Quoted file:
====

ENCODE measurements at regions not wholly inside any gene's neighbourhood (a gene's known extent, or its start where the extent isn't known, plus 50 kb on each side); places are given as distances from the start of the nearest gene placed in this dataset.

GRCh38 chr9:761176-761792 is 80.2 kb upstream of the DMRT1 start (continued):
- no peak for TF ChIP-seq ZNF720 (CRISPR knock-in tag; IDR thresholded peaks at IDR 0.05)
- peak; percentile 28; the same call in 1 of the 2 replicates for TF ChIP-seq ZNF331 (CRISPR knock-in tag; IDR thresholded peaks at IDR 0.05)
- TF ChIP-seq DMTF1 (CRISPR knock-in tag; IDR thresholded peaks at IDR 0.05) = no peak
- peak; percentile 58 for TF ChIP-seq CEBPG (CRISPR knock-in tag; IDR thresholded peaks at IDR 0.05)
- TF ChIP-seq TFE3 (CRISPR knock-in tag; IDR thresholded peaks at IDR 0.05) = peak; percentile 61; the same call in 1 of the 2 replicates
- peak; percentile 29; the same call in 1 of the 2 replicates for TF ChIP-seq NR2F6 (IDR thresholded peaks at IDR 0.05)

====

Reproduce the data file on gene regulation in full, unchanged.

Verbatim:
ENCODE measurements at regions not wholly inside any gene's neighbourhood (a gene's known extent, or its start where the extent isn't known, plus 50 kb on each side); places are given as distances from the start of the nearest gene placed in this dataset.

GRCh38 chr9:761176-761792 is 80.2 kb upstream of the DMRT1 start (continued):
- no peak for TF ChIP-seq ZNF720 (CRISPR knock-in tag; IDR thresholded peaks at IDR 0.05)
- peak; percentile 28; the same call in 1 of the 2 replicates for TF ChIP-seq ZNF331 (CRISPR knock-in tag; IDR thresholded peaks at IDR 0.05)
- TF ChIP-seq DMTF1 (CRISPR knock-in tag; IDR thresholded peaks at IDR 0.05) = no peak
- peak; percentile 58 for TF ChIP-seq CEBPG (CRISPR knock-in tag; IDR thresholded peaks at IDR 0.05)
- TF ChIP-seq TFE3 (CRISPR knock-in tag; IDR thresholded peaks at IDR 0.05) = peak; percentile 61; the same call in 1 of the 2 replicates
- peak; percentile 29; the same call in 1 of the 2 replicates for TF ChIP-seq NR2F6 (IDR thresholded peaks at IDR 0.05)